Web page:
Expect swarms during the first six months of the year. Southeastern drywood termites typically swarm at night during the spring, while the tropical rough-headed drywood termite usually swarms at night from late spring to mid-summer. 

What to do if you have termites

If you think your home is infested with termites, there are both amateur and professional solutions you can employ:
  • Natural remedies: While not recommended for active or large colonies, there are a few natural treatment options you can use if you want to avoid chemical pesticides. Clove oil, warm water mixed with salt, lemon juice mixed with vinegar, and paraffin oil have all succeeded in deterring termites when sprayed on active areas.
  • Bait stations: As one of the least invasive—but also the most time-consuming—approaches to termite removal, bait stations are a treatment option you can do yourself, if necessary. Traditionally, however, exterminators will set up a series of small plastic containers around the edge of your home, in order to attract and kill termites.
  • Fumigation: If you’re dealing with a large infestation, fumigation is a tried and true method of remedying it. This process involves exterminators covering your entire house with a tent, into which they’ll pump a gas that kills all termites in the structure. You, your family, and any pets will have to leave the property for at least 24 hours, if not longer.
  • Liquid pesticide barrier: In dealing with subterranean termites, pest control companies will dig a moat around your home, into which a chemical termiticide is applied. This will kill any termites who attempt to cross the trench.

Termite prevention

The best any homeowner can do is attempt to prevent infestations before they happen. This can be achieved in a number of ways:
  • Don’t store scrap wood or mulch near or under the house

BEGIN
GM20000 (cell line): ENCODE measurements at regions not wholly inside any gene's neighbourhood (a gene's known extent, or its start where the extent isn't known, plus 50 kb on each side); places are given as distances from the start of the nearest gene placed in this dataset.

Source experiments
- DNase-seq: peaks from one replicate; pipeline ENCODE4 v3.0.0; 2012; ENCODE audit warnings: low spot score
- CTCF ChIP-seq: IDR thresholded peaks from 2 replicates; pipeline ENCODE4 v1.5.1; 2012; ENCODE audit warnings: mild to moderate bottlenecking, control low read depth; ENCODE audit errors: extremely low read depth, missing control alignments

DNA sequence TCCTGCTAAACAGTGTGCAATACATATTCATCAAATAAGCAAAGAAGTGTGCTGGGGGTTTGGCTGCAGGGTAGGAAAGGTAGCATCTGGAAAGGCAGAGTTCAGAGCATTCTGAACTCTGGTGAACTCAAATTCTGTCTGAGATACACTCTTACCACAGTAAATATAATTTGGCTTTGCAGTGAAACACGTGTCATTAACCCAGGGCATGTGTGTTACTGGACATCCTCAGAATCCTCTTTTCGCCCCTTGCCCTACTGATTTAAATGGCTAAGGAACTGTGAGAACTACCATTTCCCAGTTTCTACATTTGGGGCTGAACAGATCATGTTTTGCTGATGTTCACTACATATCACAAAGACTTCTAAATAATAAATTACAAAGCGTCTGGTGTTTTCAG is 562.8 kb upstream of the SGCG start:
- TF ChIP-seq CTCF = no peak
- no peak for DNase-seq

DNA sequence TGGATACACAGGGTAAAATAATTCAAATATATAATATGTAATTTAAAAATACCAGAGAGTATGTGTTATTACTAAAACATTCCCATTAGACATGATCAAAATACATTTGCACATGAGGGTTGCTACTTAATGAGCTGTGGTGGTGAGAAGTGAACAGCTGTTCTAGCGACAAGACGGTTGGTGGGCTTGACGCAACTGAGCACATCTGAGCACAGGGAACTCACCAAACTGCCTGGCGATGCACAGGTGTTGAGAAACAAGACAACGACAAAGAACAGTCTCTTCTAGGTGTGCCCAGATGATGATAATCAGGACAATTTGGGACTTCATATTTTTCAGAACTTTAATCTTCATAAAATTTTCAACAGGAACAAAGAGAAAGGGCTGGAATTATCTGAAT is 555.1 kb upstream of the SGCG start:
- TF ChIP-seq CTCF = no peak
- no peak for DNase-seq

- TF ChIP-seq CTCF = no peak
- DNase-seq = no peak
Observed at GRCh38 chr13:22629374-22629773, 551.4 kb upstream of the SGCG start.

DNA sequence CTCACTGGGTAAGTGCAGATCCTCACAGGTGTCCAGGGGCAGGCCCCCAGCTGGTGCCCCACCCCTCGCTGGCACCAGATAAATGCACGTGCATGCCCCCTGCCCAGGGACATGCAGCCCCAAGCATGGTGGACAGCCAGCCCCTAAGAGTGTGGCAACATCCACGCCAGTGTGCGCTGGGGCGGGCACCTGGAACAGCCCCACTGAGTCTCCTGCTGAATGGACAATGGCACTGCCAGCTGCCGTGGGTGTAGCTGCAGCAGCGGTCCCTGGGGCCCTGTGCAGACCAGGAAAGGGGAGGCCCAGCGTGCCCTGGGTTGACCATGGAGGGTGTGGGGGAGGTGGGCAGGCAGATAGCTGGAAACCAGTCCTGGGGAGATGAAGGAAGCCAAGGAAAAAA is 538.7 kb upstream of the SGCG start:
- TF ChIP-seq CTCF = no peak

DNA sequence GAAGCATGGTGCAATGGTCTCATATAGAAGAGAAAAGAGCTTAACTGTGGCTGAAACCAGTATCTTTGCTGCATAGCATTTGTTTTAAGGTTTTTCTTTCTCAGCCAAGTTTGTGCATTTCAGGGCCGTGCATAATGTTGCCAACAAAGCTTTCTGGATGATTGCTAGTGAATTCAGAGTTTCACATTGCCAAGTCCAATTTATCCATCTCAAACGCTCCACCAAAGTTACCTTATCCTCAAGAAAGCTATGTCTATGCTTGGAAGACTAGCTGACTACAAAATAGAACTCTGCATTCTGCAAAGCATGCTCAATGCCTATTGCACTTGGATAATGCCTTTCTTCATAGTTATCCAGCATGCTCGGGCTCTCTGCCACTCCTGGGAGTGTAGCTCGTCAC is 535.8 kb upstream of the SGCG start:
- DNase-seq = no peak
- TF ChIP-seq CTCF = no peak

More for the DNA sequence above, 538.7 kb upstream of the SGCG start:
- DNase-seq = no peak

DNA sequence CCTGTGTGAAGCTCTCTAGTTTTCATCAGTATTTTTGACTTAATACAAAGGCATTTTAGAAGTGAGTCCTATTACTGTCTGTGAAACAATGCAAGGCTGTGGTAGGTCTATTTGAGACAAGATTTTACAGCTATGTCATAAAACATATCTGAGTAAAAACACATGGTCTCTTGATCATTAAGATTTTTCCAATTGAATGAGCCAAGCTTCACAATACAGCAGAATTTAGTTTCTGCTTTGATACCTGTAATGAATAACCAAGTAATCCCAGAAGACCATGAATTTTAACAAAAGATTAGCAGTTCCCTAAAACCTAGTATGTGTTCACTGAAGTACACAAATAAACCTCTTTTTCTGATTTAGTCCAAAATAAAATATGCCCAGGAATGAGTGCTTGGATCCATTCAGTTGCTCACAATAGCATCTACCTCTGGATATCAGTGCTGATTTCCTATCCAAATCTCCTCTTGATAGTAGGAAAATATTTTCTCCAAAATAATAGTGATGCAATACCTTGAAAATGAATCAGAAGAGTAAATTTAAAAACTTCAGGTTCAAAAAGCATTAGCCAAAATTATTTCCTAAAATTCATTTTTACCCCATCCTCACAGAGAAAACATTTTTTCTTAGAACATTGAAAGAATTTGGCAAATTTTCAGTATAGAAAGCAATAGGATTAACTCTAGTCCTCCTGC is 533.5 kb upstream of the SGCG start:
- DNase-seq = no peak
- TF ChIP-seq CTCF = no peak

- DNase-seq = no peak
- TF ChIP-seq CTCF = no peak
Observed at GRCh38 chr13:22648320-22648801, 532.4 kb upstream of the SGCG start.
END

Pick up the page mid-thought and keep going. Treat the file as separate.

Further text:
• Install termite bait monitoring stations
  • Seal small gaps and expansion joints
  • Check underneath carpets and rugs for damaged or hollowed-out wood
  • Repair or replace screens on windows and doors
  • Trim trees and shrubs back from the house
  • Don’t let water accumulate next to the foundation
  • Routinely check for termite droppings, wings, and mud tubes
Though they aren’t foolproof, these methods can help stave off serious damage to your home, saving you time and money.
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How to save money on homeowners insurance

Unless you have a unique policy, standard
homeowners insurance
will not cover damages caused by termite infestations, meaning it’s up to you to identify the warning signs before the worst damage is done.
That being said, you can rely on your homeowners policy to cover most other common perils (such as  storm, wind, or fire damage), which means finding the right plan is incredibly important. Fortunately, home and
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As termites are found throughout the state, most homes—but especially older homes—in Georgia will likely have experienced termite damage at some point in their history. For this reason, it is recommended that new homeowners consult with termite control experts to set up a termite prevention and control program.
It is recommended that homeowners in Georgia have their homes professionally inspected for termites each year, in order to determine whether or not they need to be re-treated. Most treatment solutions last between a few years and a decade, but it’s best to have a pest-control expert give their opinion on your current situation.